You may have already noticed that specifying a circuit is tedious.  The BEAUTIFY feature simplifies specifications in two ways: First, the Gates class becomes an abstract class and all Gates now become concrete subclasses of Gates.  Doing so, gate constructors, such as And and Inv, hide details that can be inferred:
public And(Circuit xx, String name, int nInputs) {
super(xx, name,nInputs,1, "and");

public Inv(Circuit xx, String name) {
super(xx, name,1,1, "inv");
All Gate classes should be stored in a sub package of your LogicCircuits package.

Second, Wire constructors are simplified again by removing constructor information that can be inferred.  You end up adding extra constructors to the Wire class:
public Wire(Circuit circuit, Gate from, int fromPin, Gate to) {
this(circuit, from, fromPin, to, 1);

public Wire(Circuit circuit, Gate from, Gate to, int toPin) {
this(circuit, from, 1, to, toPin);

public Wire(Circuit circuit, Gate from, Gate to) {
this(circuit, from, 1, to, 1);
Doing so, circuit XX is a bit cleaner:
Gate A = new Input(xx,"A");
Gate B = new Input(xx,"B");
Gate C = new Input(xx,"C");
Gate D = new Input(xx,"D");
Gate α = new Output(xx,"α");
Gate β = new Output(xx,"β");

Gate nor = new Nor(xx,"nor",2);
Gate inv = new Inv(xx,"inv");
Gate and = new And(xx,"and", 3);
Gate or = new Or(xx,"or", 2);

new Wire(xx,A,nor,1);
new Wire(xx,B,nor,2);
new Wire(xx,nor,and, 1);
new Wire(xx,C,or, 1);
new Wire(xx,D,or, 2);
new Wire(xx,C,inv, 1);
new Wire(xx,inv,and, 2);
new Wire(xx,or,and, 3);
new Wire(xx,or,β);
new Wire(xx,and,α);

Note: I key idea in feature-based development is that just because you add a new feature, doesn't mean that the previous functionality and regression tests of the earlier features must change.  That is, if you have regression test R for a program P-F (which is program P without feature F), R should still pass for program P+F.  This may require some revision of how you implemented all your features, so that you maintain this property.  Otherwise, you've missed a big point in product-line development.  This is very much the case that you polish ALL features as you add another so that they all work together correctly.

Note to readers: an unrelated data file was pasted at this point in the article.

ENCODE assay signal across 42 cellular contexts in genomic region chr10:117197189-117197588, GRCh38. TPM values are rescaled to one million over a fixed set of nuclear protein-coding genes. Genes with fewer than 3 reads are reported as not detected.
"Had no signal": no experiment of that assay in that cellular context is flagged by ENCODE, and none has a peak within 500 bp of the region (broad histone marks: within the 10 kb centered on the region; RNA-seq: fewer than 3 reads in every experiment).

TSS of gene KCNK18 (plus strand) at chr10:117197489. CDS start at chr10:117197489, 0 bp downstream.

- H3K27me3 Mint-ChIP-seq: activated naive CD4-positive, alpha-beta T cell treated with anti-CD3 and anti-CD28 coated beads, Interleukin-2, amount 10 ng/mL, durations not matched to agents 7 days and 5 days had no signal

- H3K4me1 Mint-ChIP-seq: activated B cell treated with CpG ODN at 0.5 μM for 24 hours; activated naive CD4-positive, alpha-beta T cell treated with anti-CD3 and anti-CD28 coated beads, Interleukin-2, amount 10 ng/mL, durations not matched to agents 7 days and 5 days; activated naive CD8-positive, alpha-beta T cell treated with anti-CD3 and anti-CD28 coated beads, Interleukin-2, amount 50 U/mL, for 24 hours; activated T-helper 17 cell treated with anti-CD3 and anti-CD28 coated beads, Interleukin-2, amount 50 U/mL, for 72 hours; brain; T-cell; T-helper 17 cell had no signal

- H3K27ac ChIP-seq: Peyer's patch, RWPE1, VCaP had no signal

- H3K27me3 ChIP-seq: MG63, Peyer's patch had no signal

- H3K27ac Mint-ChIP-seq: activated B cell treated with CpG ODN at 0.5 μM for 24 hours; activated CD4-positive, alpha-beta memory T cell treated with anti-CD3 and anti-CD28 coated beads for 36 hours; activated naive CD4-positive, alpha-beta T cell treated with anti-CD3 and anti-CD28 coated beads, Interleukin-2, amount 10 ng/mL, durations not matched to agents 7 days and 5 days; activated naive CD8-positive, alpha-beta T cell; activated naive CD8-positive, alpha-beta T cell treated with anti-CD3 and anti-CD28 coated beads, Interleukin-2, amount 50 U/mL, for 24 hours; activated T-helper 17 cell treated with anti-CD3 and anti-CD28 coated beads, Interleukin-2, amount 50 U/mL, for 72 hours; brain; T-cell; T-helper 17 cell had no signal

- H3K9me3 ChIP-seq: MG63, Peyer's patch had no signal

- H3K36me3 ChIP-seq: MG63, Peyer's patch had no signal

TABLE Feature

The TABLE feature extends the BASE program/feature by creating tables (not MDELite tables, but simply LinkedList<Gate> and LinkedList<Wire>) to represent the above circuit.  The BASE program literally contained only constructors and calls to those constructors.  Now you have to add the functionality to tie in constructor calls to object insertions into their corresponding linkedLists AND be able to print these tables using your own print method (whose output looks like that of MDELite).

The main rewrite that you use is add to Circut:
LinkedList<Gate> gates = new LinkedList<>();
LinkedList<Wire> wires = new LinkedList<>();
.And to use leaking constructors for the main constructor of Gates and Wires (something like):

protected Gate(Circuit circuit, String name, int nInputPins, int nOutputPins, String type) {
   this.circuit = circuit;
   this.name = name;
   this.nInputPins = nInputPins;
   this.nOutputPins = nOutputPins;
   this.type = type;
   circuit.gates.add(this); //<-- leaking constructor

After you create your circuit, you should print it out:

new Wire(xx,and,α);

xx.print() // <--new


Before you can do anything useful with a circuit (like evaluate it), you must ensure that the circuit graph of gate and wire objects (i.e., your version of a circuit database) makes sense semantically.  You are to:
public static void main(String... args) {
Circuit xx = new Circuit("XX");